Alaskans worried by prospect of deep-sea fish farms

Alaskans worried by prospect of deep-sea fish farms

Federal undersecretary listens to concerns about strategic plan

In a Centennial Hall listening session, Alaskans raised concerns about federal plans to boost open-ocean fish farms under a new strategic plan for the U.S. Department of Commerce.

On Friday afternoon, Aug. 31, Tim Gallaudet, acting undersecretary of commerce for oceans and atmosphere, hosted a listening session at the end of a weeklong gathering of National Oceanic and Atmospheric Administration experts in Juneau.

NOAA is an agency of the Department of Commerce, and Gallaudet is among the figures hosting meetings across the country as part of the process that creates the strategic plan.

In a speech opening the listening session, Gallaudet said the strategic plan is an “initiative to grow the American ‘blue economy.’”

That phrase is used as an umbrella term that includes fisheries, oceanic tourism and other aspects of the national economy that relate to the oceans.

Gallaudet echoed the familiar refrains of the Trump Administration, saying the department is interested in deregulation and “reducing the seafood trade deficit.”

President Donald Trump’s trade war with China has resulted in Chinese tariffs on Alaska seafood exported to that country, and American tariffs on processed Alaska seafood products imported from China.

“There’s some growing pains, but it’s about a free, fair and reciprocal trade policy,” Gallaudet said.

Several invited panelists gently prodded Gallaudet, and by extension the Trump Administration, to stabilize trade issues.

Among members of the public who offered their opinions, the issue of aquaculture was paramount. One of the goals within the strategic plan is “increase aquaculture production.”

”We will help it grow faster by reducing regulatory burden and driving aquaculture research,” the plan states.

“A strong U.S. marine aquaculture industry will serve a key role in U.S. food security and improve our trade balance with other nations.”

Alaska bans fish farms, but its jurisdiction extends only to waters 3 miles offshore. Beyond that limit is federal waters, and the state ban does not apply.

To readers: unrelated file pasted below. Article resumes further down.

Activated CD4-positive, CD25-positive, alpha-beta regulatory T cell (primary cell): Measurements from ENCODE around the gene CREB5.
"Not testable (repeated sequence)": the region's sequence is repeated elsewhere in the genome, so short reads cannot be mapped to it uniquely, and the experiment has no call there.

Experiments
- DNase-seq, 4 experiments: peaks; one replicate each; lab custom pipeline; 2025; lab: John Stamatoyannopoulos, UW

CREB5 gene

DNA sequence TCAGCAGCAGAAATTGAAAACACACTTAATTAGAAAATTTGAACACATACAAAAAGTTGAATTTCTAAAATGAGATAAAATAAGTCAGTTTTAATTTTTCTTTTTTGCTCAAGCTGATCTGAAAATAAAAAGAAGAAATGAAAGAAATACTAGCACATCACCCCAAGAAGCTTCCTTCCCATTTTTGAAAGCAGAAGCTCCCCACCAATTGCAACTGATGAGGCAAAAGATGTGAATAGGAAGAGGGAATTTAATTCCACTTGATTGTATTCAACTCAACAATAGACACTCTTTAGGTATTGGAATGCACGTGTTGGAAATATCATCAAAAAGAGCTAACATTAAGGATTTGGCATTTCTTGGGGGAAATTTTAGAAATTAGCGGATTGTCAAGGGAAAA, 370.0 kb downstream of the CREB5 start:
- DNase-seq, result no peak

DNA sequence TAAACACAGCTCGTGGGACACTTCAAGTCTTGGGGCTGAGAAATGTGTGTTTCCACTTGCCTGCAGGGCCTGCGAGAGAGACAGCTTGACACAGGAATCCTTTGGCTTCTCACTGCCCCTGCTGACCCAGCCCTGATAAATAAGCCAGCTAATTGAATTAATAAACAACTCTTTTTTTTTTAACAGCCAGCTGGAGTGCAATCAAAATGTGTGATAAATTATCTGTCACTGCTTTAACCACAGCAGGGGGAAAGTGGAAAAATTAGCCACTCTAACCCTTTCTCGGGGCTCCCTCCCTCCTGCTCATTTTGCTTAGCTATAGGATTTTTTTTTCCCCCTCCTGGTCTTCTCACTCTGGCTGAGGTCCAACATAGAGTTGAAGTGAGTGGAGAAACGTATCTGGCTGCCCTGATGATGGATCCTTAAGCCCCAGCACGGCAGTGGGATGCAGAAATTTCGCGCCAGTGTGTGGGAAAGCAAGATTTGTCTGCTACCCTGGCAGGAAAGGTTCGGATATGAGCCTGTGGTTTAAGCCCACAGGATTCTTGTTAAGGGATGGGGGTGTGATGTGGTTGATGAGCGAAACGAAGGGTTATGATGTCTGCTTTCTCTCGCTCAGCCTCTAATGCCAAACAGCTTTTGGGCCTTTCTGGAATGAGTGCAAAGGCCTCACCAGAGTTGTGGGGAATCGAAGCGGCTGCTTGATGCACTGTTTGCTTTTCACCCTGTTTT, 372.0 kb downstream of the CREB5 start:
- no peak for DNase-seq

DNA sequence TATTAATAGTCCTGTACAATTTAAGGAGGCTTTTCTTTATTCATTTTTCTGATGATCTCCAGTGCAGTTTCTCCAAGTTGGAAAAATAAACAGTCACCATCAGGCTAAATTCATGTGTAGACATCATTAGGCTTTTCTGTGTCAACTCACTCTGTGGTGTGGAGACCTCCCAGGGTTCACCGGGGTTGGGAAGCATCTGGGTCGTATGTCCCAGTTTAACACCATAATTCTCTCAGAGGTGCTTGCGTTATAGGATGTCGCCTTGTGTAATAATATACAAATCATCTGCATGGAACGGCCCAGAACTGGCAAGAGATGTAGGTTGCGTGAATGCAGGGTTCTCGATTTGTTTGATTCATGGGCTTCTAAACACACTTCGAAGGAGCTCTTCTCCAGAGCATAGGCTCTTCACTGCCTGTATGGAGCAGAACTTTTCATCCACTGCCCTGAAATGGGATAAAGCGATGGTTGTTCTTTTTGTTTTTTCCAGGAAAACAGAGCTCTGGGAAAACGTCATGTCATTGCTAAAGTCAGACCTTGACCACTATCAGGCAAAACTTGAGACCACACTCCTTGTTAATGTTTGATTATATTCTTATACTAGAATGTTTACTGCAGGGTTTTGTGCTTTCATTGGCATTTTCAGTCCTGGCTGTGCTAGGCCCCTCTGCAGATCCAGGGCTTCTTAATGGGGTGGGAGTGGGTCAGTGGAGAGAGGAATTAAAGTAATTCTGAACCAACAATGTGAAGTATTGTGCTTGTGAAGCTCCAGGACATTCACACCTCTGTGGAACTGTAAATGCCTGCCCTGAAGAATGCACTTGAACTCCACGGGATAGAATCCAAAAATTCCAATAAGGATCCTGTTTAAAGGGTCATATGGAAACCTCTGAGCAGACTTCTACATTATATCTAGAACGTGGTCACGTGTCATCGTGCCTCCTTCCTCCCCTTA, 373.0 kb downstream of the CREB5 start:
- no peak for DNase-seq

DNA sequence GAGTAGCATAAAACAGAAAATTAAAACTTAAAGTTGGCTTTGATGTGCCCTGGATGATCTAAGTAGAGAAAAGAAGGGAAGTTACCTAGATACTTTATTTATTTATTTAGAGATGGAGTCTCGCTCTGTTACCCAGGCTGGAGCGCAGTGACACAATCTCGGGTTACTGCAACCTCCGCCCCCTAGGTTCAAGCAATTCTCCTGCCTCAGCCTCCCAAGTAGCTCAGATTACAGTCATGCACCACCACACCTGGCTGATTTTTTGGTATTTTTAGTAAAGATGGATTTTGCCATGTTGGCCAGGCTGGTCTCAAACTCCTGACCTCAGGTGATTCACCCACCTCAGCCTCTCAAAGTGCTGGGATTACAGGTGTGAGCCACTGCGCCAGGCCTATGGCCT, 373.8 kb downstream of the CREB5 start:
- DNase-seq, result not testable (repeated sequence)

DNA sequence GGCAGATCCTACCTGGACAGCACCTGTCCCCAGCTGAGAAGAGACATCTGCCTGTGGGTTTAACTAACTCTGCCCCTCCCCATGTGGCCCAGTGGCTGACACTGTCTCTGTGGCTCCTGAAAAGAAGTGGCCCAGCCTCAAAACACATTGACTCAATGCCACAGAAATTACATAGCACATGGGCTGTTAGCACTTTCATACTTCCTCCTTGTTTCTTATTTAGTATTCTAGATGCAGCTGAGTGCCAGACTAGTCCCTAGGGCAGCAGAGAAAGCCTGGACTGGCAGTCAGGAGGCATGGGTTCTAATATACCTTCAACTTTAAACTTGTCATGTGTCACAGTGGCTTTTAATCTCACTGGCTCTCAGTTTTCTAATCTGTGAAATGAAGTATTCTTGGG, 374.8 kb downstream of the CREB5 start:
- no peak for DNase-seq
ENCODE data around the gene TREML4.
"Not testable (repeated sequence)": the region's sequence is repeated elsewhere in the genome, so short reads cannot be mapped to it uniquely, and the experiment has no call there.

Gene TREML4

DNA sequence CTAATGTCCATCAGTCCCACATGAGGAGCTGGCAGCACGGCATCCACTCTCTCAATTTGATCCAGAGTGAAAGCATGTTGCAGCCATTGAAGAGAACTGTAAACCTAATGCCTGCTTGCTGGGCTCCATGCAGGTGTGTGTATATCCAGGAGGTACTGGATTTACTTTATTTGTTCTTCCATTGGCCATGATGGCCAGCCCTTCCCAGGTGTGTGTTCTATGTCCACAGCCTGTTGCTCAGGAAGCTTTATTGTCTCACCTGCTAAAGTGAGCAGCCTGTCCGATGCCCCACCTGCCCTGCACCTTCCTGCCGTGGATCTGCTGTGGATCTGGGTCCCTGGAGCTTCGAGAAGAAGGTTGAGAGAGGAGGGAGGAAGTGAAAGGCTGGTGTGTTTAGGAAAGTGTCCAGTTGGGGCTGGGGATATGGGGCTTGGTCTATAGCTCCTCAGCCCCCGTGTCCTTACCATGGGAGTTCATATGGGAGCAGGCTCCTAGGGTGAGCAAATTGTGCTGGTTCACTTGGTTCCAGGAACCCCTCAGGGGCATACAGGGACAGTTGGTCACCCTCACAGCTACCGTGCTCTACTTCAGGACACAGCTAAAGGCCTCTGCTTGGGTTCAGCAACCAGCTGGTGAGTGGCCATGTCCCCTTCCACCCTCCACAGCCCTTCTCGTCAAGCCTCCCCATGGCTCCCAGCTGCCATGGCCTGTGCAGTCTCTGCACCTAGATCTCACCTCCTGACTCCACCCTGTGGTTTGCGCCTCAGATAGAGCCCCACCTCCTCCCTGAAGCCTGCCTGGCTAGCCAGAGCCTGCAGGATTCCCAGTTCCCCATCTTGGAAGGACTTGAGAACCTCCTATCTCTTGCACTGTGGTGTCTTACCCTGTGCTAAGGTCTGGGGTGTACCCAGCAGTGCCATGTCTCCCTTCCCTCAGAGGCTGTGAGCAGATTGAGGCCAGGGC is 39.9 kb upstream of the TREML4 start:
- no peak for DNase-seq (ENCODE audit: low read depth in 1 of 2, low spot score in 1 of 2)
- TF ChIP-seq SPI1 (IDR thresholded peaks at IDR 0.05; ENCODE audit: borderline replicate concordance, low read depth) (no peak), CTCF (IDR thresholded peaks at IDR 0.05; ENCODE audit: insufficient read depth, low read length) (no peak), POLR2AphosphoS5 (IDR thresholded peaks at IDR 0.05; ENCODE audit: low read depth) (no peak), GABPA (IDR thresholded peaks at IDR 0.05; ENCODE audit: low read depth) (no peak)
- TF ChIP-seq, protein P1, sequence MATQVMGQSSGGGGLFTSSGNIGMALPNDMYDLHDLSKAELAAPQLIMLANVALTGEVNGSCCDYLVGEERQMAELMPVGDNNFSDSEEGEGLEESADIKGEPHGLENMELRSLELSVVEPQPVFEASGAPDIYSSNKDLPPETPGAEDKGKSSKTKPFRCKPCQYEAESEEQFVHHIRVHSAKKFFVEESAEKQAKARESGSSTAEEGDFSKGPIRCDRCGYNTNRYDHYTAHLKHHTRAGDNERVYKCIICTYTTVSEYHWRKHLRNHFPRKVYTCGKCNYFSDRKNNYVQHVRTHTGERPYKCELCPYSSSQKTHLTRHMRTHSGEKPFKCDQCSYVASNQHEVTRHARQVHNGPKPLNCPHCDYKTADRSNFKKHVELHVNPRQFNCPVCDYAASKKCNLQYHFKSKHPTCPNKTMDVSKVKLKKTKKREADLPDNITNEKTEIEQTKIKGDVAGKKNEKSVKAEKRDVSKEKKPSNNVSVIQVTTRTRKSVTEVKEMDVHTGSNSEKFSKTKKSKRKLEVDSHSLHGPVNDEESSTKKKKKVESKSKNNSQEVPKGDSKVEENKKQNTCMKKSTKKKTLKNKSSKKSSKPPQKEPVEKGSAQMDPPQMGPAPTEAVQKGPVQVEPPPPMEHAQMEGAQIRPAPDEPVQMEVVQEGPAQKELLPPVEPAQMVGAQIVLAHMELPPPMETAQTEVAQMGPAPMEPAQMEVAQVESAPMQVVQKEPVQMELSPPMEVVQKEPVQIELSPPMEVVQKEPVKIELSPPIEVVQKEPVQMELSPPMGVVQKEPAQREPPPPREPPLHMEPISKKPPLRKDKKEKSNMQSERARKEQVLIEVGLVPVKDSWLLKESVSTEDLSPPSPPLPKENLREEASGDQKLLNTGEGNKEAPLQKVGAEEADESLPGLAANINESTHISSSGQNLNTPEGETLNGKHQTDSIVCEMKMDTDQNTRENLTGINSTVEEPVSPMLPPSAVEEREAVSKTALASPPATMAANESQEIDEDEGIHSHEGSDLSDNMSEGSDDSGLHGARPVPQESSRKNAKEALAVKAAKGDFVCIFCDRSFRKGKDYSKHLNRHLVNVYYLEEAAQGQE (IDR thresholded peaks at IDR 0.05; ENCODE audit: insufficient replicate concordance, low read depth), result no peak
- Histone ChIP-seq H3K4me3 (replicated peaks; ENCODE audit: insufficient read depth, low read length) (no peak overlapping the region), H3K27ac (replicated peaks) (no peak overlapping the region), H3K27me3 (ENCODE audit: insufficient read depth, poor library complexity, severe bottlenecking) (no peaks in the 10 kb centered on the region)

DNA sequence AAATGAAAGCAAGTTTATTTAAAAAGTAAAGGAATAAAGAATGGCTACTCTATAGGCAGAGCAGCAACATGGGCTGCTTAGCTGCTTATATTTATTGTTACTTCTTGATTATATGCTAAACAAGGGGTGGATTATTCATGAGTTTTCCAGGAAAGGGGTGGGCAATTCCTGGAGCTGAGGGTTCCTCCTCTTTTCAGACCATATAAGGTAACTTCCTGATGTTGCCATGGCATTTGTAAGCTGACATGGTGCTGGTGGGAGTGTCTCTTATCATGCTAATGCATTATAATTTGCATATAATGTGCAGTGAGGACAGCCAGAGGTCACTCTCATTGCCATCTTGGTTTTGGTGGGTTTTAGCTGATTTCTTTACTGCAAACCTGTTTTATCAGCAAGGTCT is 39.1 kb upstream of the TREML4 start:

“We are very concerned about the aquaculture activities,” said Frances Leach, director of the United Fishermen of Alaska and a member of the invited panel Friday.

She went on to ask Gallaudet that any National Marine Fisheries Service guidelines in that area allow an opt-out clause.

Chris Oliver, assistant administrator for NOAA Fisheries and former director of the North Pacific Fishery Management Council, said concerns about aquaculture are somewhat misplaced.

“In terms of finfish, I think we’re talking about very contained operations, as opposed to hatchery operations,” he said.

That didn’t assuage the audience, which repeatedly expressed concerns about the idea that NOAA could allow deep-sea fish farms off Alaska’s coast.

“We already see kind of the questionable outcomes fish hatcheries have had,” said Kristine Trott, a member of the Alaska Department of Fish and Game’s Juneau-Douglas advisory committee.

Don Habeger, a candidate for the City and Borough of Juneau Assembly, asked Gallaudet if he would commit to shifting Alaska Fisheries Science Center staff from Washington state to Alaska, a long-held dream of Juneau residents.

“I cannot commit to a specified increase in employment anywhere,” Gallaudet replied.

Other speakers urged Gallaudet to take action that will help Alaska fisheries deal with the impacts of climate change and ocean acidification.

“I would encourage you to invest in science,” said Michael LeVine, senior Arctic fellow for the Ocean Conservancy.

• Contact reporter James Brooks at or 523-2258.

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